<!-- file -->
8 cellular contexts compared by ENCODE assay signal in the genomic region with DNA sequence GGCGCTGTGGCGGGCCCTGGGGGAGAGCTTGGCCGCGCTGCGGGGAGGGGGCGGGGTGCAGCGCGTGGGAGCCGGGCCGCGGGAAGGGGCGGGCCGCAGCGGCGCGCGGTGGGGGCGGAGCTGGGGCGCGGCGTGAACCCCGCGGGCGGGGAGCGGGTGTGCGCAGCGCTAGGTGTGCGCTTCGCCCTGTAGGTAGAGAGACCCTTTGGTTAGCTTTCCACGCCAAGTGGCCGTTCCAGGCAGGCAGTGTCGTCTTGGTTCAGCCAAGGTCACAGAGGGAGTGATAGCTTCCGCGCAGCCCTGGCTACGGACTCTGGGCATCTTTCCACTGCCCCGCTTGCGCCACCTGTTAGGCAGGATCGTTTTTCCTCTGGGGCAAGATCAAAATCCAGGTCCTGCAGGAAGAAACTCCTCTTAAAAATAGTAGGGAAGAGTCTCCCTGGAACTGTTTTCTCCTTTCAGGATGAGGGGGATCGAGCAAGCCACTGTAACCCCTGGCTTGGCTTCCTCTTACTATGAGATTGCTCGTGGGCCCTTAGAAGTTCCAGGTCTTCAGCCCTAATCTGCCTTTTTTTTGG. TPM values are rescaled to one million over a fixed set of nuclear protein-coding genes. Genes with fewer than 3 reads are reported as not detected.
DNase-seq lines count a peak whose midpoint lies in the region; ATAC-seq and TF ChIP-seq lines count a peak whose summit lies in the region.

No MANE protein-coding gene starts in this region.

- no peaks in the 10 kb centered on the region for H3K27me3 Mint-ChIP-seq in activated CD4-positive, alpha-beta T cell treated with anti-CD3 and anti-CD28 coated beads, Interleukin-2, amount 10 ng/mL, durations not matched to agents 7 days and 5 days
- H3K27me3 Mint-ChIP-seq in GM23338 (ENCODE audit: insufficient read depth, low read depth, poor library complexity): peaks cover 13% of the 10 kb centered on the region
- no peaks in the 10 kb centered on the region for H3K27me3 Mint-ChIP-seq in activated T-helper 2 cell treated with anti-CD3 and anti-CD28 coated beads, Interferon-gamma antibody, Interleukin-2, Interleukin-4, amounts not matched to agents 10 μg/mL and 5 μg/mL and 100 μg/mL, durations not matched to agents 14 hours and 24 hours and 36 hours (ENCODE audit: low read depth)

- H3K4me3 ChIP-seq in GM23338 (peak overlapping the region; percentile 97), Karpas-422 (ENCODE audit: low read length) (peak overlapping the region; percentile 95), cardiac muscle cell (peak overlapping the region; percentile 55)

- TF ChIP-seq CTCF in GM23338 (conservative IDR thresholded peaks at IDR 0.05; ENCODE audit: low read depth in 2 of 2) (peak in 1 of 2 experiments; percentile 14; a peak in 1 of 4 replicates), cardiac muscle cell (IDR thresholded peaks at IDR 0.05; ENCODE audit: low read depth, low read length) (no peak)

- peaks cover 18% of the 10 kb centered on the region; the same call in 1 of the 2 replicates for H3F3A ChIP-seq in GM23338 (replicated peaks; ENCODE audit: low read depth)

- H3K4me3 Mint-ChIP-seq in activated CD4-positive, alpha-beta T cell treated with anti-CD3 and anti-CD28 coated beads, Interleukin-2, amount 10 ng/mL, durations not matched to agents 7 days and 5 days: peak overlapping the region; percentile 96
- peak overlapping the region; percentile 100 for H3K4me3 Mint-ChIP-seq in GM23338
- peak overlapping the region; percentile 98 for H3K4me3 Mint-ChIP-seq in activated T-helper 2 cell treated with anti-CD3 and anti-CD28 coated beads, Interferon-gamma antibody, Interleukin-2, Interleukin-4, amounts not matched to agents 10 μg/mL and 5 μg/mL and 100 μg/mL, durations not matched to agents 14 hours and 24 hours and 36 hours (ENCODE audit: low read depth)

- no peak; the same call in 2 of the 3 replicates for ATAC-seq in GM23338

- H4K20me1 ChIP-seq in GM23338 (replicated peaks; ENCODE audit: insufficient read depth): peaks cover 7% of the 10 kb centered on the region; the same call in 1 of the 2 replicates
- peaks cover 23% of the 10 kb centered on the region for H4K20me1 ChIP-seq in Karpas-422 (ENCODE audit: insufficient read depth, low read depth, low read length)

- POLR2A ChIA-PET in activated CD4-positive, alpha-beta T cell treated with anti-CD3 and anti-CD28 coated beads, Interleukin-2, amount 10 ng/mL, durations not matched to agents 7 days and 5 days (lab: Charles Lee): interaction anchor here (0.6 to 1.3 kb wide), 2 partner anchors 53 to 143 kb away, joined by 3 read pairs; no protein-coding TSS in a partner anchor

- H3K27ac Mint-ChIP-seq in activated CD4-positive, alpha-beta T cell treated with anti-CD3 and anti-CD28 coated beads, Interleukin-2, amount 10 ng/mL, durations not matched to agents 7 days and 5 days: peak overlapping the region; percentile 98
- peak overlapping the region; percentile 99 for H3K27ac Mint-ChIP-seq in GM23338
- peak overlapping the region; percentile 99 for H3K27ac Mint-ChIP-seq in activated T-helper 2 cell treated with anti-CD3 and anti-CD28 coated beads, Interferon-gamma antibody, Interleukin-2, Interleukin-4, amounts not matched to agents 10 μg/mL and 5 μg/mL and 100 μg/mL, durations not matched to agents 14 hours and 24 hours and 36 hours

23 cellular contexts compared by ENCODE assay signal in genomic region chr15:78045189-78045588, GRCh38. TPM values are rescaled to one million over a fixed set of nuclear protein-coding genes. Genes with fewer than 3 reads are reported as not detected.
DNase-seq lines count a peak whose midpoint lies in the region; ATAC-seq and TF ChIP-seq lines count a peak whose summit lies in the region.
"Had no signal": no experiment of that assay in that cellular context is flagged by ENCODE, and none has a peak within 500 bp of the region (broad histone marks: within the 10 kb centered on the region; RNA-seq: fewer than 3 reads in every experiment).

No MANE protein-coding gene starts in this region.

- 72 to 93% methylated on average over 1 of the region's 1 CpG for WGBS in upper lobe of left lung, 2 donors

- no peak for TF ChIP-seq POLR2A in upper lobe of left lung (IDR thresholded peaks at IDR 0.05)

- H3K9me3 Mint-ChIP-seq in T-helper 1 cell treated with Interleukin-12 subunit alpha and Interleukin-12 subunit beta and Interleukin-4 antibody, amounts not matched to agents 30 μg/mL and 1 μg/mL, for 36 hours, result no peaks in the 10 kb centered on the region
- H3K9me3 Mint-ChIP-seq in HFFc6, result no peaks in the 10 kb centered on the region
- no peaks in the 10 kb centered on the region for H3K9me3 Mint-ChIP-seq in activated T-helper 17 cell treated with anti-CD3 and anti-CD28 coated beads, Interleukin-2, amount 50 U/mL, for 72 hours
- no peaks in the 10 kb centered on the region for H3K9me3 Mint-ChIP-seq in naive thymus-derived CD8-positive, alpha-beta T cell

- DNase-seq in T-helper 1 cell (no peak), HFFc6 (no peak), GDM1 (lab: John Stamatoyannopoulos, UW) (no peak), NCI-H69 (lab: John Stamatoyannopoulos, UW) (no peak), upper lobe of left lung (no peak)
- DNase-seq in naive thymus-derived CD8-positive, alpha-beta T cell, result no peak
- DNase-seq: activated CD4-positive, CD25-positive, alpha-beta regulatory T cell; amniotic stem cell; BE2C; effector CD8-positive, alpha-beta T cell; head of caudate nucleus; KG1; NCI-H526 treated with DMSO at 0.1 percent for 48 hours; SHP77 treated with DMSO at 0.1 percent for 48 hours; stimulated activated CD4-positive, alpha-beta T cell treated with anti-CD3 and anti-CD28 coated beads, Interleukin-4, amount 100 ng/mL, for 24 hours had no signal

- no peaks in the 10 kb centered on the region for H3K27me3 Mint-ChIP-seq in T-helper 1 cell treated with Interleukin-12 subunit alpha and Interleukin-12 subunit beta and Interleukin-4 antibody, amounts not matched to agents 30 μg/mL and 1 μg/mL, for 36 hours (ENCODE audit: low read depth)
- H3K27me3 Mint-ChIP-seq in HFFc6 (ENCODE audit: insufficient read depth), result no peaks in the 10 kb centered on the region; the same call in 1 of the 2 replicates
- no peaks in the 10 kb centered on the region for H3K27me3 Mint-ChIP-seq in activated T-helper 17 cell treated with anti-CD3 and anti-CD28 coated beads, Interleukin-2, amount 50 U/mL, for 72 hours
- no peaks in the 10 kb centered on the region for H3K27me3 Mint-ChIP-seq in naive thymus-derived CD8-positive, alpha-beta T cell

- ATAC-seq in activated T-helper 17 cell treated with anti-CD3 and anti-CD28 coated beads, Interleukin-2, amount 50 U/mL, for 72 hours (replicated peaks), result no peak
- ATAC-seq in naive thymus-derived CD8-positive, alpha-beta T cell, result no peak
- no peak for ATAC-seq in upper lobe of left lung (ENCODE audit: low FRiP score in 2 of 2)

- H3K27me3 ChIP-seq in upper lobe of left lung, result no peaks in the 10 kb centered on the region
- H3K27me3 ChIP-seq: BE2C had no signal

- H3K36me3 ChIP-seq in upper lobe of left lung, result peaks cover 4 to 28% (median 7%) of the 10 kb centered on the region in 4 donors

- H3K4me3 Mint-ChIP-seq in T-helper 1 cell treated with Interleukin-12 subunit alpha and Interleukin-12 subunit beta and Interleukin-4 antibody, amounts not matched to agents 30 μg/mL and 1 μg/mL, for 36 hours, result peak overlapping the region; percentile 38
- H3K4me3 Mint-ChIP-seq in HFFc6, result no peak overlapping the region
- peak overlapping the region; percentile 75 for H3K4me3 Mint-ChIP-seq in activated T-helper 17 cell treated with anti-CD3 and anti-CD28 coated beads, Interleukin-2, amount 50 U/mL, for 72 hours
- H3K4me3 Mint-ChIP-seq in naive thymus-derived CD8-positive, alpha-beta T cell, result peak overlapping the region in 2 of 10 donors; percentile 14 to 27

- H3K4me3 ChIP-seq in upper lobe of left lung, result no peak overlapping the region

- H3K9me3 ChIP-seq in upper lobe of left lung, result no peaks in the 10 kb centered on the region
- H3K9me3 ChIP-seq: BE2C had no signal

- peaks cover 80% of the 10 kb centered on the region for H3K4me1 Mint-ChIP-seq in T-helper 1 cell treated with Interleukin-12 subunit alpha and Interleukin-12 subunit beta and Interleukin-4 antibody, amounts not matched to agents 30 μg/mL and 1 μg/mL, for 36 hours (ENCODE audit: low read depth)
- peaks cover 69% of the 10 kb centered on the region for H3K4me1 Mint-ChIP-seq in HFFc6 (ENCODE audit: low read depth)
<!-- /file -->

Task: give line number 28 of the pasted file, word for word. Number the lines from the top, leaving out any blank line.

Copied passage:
- no peaks in the 10 kb centered on the region for H3K9me3 Mint-ChIP-seq in activated T-helper 17 cell treated with anti-CD3 and anti-CD28 coated beads, Interleukin-2, amount 50 U/mL, for 72 hours